Originally Posted by Josh Z View Post

You're just an armchair quarterback who has absolutely no idea what he's talking about. The Star Wars negatives had actually turned to pink and had to be extensively restored at great expense. Those movies didn't just magically look OK when they were released on video.

The Bond films have a long history of being mistreated. The amount of film damage that's still visible in the Thunderball Blu-ray shows you what they were up against. You didn't think Lowry added the film damage, did you?

I happen to agree with you that Thunderball and a couple of the other Blu-rays look too "processed." But that processing may have been a necessary evil to fix something that would have been even worse.


.
You haven't seen the film elements. Therefore, you have no such standard to judge against. You're talking out of your butt, as is an unfortunate habit of those who post under anonymous screen names on internet forums.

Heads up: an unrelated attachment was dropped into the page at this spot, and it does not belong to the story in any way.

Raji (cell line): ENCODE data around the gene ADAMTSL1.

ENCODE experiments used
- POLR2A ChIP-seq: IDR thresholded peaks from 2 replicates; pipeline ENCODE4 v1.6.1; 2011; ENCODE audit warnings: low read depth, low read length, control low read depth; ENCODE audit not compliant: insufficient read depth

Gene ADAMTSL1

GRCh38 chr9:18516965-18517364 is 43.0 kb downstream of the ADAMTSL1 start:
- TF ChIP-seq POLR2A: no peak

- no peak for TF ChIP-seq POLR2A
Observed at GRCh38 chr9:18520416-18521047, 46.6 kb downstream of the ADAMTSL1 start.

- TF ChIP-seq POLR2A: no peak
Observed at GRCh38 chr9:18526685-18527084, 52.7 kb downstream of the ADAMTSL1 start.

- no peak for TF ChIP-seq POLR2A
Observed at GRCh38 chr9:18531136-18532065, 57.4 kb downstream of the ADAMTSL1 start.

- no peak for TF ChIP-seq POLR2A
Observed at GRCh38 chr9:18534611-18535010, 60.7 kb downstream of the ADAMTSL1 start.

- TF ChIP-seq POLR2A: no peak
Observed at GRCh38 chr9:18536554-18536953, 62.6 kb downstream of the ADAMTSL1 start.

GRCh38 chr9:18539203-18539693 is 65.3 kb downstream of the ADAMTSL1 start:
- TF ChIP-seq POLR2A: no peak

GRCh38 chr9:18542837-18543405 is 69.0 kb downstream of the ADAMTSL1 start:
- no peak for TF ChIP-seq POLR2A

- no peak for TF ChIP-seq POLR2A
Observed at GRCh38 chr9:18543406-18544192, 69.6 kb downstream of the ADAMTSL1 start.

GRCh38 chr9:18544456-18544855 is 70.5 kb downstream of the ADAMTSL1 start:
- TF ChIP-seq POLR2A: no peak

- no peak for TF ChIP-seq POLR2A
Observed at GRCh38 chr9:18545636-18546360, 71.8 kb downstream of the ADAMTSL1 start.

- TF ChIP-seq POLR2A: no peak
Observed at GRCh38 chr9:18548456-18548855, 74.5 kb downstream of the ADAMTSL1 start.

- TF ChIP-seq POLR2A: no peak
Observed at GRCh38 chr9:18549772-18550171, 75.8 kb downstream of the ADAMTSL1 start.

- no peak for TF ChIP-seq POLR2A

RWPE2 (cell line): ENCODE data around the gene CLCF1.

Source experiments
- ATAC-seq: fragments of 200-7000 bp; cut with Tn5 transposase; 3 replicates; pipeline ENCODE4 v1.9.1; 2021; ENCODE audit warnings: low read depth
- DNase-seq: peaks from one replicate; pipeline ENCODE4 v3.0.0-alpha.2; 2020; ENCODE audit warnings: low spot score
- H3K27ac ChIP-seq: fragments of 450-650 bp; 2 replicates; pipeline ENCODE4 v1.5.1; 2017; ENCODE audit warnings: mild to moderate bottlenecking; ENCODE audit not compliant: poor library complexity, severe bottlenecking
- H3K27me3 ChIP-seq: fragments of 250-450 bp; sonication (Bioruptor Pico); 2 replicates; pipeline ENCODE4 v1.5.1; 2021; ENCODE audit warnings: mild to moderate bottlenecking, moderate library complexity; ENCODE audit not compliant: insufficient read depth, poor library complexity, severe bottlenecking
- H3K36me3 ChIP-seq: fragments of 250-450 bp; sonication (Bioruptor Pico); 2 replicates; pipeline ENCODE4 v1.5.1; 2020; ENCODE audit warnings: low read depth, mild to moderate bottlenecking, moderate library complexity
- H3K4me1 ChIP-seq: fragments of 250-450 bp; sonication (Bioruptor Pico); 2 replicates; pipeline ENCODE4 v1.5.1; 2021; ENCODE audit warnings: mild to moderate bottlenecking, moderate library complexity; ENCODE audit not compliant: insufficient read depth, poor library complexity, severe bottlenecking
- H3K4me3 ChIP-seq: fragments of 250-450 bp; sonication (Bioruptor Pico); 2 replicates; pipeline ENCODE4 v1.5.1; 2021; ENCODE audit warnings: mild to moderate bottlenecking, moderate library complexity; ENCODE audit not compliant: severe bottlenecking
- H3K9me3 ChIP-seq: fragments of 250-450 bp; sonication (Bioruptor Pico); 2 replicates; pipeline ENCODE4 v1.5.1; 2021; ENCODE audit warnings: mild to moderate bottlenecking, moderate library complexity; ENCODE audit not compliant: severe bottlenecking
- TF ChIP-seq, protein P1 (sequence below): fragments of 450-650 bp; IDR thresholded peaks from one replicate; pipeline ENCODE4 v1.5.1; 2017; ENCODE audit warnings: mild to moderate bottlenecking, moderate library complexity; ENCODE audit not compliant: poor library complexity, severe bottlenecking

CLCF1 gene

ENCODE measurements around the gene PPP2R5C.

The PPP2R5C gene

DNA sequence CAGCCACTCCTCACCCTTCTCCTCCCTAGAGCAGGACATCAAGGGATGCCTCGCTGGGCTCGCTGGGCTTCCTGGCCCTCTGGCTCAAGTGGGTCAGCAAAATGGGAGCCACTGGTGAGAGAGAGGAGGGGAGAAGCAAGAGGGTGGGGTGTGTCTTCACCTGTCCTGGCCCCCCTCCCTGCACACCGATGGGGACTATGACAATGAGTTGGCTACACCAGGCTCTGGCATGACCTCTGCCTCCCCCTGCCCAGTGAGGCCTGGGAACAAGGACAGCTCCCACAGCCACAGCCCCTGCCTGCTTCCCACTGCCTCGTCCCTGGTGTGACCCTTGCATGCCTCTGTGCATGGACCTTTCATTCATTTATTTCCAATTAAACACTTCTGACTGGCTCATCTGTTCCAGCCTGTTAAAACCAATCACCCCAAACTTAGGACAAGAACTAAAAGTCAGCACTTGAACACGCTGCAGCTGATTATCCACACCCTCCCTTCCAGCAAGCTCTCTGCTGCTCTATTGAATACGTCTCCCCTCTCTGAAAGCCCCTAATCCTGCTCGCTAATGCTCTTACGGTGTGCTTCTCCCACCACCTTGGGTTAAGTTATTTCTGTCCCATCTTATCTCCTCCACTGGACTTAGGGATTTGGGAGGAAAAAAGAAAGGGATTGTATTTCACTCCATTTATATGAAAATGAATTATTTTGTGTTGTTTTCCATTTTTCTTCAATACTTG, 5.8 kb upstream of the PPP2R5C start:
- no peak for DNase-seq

People who say they want "warts and all" are typically those who have never seen the warts.


Burns, scratches, color fades are fine with me.
Look at Hardware its a great looking transfer with some issues including those posted but it looks like film, I like the look.
restorations are fine and dandy but digital additions and subtractions are a bad thing in my view.
But that is a personal view, and I know people wont all like the same.
post #64 of 686
Sorry to others for this long post.

Quote:
Originally Posted by Josh Z View Post

The Bond films have a long history of being mistreated. The amount of film damage that's still visible in the Thunderball Blu-ray shows you what they were up against.

Ha. Lowry states themself in License to Restore that with new scans of the negatives they got what the audiences saw originally and then go on to start how they improved (their word) it by removing hairs (ok), evening out the film grain (bad), fix strobing (ok), scrubbing optical (thank goodness Lowry did not get it hands on the old stop motion effect films on BD), etc.